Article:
Hokku aesthetics, by contrast, are based on a spirit of poverty and simplicity.  In  hokku, poverty does not mean having no money or resources at all.  It means a life not based on acquisition of objects nor the endless accumulation of material wealth.  To write hokku, you should learn to be “poor in spirit.”  To be “poor in spirit” means to learn the value of living simply and without the need for many possessions.    And because hokku is all about Nature and the place of humans within and as a part of Nature, it is important to re-establish our connection with the natural world and the seasons — the seasons that our double-paned windows and central heating and air conditioning carefully keep out.

The fundamental principle of hokku is transience — impermanence — the inescapable fact that everything around us and within us is constantly changing.  Nothing in the world or in the universe remains the same.  We cannot hold on to any experience or to any moment of time because time will not stand still.  And we and everything around us are not so much nouns as verbs, because all is in a state of perpetual change and transformation.

That is not just the condition of Nature;  it is also the human condition — birth, growth, old age, and death.

Hokku sees everything as a part of this cycle.  We see the changes of human life reflected in the day, from morning to noon to afternoon, evening, and night.  We see the same changes in the seasons, from spring to summer to autumn and winter.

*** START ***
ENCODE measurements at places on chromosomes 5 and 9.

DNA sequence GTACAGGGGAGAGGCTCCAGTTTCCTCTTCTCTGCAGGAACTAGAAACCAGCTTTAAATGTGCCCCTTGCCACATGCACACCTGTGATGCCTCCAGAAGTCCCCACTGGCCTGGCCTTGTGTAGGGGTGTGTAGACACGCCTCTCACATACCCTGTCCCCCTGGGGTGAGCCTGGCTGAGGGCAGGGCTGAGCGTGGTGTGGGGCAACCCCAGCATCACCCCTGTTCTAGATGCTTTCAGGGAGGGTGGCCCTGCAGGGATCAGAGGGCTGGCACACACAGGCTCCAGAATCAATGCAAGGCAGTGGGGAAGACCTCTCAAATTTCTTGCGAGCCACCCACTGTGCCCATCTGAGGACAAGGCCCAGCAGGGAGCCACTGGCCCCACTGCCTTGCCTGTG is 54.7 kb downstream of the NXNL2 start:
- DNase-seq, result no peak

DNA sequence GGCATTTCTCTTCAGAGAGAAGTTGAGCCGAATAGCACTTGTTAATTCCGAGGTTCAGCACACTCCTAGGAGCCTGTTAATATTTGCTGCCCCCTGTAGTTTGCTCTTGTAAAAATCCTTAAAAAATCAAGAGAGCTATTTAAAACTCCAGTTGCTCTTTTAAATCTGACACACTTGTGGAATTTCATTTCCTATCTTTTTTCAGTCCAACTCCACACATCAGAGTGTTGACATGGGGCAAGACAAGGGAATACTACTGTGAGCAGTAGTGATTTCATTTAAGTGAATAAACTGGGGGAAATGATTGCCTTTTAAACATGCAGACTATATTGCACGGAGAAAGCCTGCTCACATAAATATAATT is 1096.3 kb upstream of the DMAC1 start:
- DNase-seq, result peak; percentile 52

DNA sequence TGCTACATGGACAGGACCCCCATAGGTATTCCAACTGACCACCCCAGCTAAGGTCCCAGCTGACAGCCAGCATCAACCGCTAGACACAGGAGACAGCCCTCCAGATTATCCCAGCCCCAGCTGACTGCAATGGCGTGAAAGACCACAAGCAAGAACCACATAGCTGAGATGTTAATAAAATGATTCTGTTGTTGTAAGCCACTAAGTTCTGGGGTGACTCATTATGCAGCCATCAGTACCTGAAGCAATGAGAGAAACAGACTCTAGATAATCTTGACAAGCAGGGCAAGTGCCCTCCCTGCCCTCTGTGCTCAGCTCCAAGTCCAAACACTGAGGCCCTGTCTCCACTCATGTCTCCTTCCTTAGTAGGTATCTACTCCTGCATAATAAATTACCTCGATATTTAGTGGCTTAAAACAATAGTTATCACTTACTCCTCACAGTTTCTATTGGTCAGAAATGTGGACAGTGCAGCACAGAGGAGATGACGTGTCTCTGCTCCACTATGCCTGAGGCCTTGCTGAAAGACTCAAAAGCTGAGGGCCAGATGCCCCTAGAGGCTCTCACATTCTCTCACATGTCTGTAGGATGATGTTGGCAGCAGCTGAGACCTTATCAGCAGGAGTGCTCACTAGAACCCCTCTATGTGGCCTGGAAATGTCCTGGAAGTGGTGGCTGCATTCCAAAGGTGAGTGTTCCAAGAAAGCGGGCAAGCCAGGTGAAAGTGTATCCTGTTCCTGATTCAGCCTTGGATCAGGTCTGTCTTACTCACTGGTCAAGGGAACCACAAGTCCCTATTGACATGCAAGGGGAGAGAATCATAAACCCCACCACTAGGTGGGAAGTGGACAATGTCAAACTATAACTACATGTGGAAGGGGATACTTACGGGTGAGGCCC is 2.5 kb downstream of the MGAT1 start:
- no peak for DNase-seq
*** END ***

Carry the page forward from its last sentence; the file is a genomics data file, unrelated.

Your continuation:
Because we live in constant change, we also know the feeling this impermanence gives us.  It is not exactly sadness, though sometimes it can be that.  It is the feeling we get on realizing that no pleasure will last, that because of impermanence all happiness is temporary, and cannot be grasped and held.  It is the feeling we get when spring passes, the feeling we get when an old friend moves to a distant town, or perhaps suddenly dies.  Everything and everyone we “have” in life will eventually be gone — and ourselves along with them.

That leads us to the next step in hokku — the de-emphasis of the “self,” the lack of importance of the ego.  In hokku we do not generally write about ourselves, our wishes, or our desires.  Instead, hokku is a very “selfless” form of verse.  When we do mention ourselves, we do it in the same objective way we would write about a crow on a trembling branch, or snow falling into a stream.  This gives us a perspective that takes us out of the everyday ego.